Co-authored by Laura Collins, Director of Immigration Policy at the American Action Forum
The border crisis presents the president with a clear choice between election-year politics and solving real problems. The heartbreaking scenes at the border have been the focus of national attention for the past two months, and it is clear that inaction is not an option. Instead, Congress needs to act before it leaves for an extended recess beginning in August. The federal agencies responding to the border crisis will need additional funding before the end of the fiscal year, and a plan must be enacted to speed the processing of the unaccompanied minors from Central America.
President Obama's initial move was a bloated $3.7 billion request for emergency spending -- new spending he does not intend to offset with other cuts. The funding request also is silent on legislative changes to a 2008 human trafficking law, the William Wilberforce Trafficking Victims Protection Act, which has contributed to the extra costs and the delays in processing the unaccompanied minors through the immigration system.
Senate Democrats immediately pared down the proposed spending by $1 billion, but its $2.7 billion plan also does not include spending offsets. House Republicans proposed a significantly smaller spending package at around $1.5 billion, with offsets, to get the agencies through the end of the fiscal year.
The level of spending and the need for offsets is one area for negotiation. But the more contentious issue will be changes to the 2008 human trafficking law. In a letter to Congress on June 30, the president indicated he was open to giving Homeland Security Secretary Jeh Johnson more discretion in processing and removing the unaccompanied minors in order to relieve the backlog. That is not exactly an endorsement of legislative changes. Senate Democrats are opposed to changing the 2008 law.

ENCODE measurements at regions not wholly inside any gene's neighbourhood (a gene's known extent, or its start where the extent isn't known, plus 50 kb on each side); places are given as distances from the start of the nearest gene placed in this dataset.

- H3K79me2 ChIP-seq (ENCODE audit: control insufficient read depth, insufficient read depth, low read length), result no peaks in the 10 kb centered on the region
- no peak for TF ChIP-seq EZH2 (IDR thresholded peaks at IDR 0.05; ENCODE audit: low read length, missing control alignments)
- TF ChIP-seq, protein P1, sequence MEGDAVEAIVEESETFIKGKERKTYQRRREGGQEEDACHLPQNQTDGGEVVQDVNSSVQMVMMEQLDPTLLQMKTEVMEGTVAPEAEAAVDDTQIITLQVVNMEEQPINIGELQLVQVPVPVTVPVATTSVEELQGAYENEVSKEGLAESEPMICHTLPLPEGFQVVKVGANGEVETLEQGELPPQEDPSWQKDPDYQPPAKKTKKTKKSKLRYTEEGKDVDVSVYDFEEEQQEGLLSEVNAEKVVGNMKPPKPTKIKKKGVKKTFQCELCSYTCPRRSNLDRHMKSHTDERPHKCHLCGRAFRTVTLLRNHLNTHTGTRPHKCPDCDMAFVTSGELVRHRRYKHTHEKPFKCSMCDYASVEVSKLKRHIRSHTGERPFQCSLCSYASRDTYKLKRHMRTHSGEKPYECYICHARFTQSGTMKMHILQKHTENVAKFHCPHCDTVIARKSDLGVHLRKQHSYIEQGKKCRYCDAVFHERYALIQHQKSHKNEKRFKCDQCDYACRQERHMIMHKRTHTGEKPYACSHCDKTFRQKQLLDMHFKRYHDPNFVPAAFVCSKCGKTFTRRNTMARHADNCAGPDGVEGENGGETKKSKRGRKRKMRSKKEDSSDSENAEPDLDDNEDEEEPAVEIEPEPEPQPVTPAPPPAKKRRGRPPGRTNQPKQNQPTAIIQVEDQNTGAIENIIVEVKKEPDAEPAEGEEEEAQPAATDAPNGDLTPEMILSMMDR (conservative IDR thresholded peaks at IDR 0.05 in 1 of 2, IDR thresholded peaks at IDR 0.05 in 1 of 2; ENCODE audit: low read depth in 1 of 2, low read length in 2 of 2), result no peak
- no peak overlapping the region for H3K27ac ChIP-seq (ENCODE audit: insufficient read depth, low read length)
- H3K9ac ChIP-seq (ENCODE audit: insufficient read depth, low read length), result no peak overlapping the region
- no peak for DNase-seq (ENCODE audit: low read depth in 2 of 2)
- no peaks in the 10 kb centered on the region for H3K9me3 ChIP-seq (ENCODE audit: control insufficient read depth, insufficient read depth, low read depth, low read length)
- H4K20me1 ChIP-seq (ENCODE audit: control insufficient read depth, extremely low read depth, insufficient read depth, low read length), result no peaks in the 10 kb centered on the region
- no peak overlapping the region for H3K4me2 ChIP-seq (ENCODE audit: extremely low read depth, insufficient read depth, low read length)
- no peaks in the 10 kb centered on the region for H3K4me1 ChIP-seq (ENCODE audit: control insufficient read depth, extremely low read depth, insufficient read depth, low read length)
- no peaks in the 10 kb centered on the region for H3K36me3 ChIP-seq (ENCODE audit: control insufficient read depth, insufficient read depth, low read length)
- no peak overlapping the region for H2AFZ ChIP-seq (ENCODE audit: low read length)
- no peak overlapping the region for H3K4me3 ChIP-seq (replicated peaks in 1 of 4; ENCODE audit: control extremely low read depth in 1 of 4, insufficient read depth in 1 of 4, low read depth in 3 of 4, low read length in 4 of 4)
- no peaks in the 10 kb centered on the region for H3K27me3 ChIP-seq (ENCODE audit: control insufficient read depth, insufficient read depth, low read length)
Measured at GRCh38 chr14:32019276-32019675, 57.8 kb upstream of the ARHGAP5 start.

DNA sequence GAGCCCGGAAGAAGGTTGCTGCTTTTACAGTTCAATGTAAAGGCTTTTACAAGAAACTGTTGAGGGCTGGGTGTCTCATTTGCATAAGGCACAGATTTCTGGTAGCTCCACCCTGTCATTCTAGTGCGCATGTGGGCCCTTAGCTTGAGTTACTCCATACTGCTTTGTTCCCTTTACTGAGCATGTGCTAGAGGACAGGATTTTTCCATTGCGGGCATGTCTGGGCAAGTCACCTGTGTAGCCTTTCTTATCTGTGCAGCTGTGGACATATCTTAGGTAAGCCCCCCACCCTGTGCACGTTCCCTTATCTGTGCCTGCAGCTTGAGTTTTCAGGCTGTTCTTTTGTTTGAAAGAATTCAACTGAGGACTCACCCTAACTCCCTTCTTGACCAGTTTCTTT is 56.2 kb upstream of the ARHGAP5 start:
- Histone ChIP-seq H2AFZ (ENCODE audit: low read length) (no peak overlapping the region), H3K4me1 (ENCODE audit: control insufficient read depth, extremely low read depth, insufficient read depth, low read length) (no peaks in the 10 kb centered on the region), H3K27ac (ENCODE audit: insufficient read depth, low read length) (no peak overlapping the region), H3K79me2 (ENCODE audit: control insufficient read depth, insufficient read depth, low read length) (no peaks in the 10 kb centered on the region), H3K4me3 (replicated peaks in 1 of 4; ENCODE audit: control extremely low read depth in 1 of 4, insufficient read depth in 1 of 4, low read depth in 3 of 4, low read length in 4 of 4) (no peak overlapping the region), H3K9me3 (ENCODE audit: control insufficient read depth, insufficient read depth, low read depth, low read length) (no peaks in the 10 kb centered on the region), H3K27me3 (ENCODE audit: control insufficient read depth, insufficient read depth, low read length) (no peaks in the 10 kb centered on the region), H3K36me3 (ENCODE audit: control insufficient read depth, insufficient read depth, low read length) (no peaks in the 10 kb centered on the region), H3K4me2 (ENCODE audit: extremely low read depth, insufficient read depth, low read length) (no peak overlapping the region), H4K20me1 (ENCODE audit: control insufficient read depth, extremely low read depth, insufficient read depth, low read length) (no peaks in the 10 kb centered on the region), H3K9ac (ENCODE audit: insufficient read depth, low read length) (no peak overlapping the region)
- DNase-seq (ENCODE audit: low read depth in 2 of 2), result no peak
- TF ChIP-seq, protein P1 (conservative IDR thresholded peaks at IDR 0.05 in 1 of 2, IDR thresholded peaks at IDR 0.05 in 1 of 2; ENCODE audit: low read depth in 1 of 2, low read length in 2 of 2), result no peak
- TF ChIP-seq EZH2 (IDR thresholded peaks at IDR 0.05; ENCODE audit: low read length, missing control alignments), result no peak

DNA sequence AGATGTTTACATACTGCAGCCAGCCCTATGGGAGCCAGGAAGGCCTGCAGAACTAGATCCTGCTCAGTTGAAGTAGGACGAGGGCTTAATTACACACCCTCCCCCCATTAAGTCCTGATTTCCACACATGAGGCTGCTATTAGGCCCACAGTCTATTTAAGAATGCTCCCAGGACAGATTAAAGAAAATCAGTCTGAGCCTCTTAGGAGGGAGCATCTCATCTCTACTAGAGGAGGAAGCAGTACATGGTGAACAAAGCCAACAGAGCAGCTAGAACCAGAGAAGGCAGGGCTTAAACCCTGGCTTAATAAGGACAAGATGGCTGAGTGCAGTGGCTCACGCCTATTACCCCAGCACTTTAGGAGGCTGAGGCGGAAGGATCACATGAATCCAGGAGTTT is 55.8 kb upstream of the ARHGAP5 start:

The House Republicans' plan changes the law that would allow the unaccompanied minors the option of voluntary removal or an expedited immigration hearing. This is a solid fix that keeps in place the protections for true victims of human trafficking while clearing the backlog of those who would not qualify for refuge.
To date, the White House has continued its pattern of being unwilling to actually solve border problems. As The Washington Post recently reported, the administration was warned about the growing border crisis multiple times since 2012. Obama could have acted to prevent this from becoming the terrible humanitarian crisis it is today. He failed to lead on this issue. Now he has requested emergency funding without a solid or credible plan for how to combat this surge of immigrants. There is no administration-led strategy on how to expedite processing of the unaccompanied minors. The spending proposal is simply a vague request for taxpayers to fund the status quo.
House Speaker John Boehner asked the president to clarify what changes he would support to the 2008 law. In response, Deputy Press Secretary Eric Schultz referred reporters back to the June 30 letter and added, "[b]ut first and foremost, we need the resources -- in the form of judges, prosecutors, asylum officers -- to deal with the problems." He later added that the President is calling on Congress to pass his supplemental funding request.
Action is needed. The president cannot simply stonewall and insist only on his $3.7 billion funding request. The House has put forward an actual plan to address the large numbers of unaccompanied minors. The Senate has moved toward fiscal reality. Obama has a choice: he can work with House Republicans to pass solutions, or he can refuse to compromise and let the border crisis fester.
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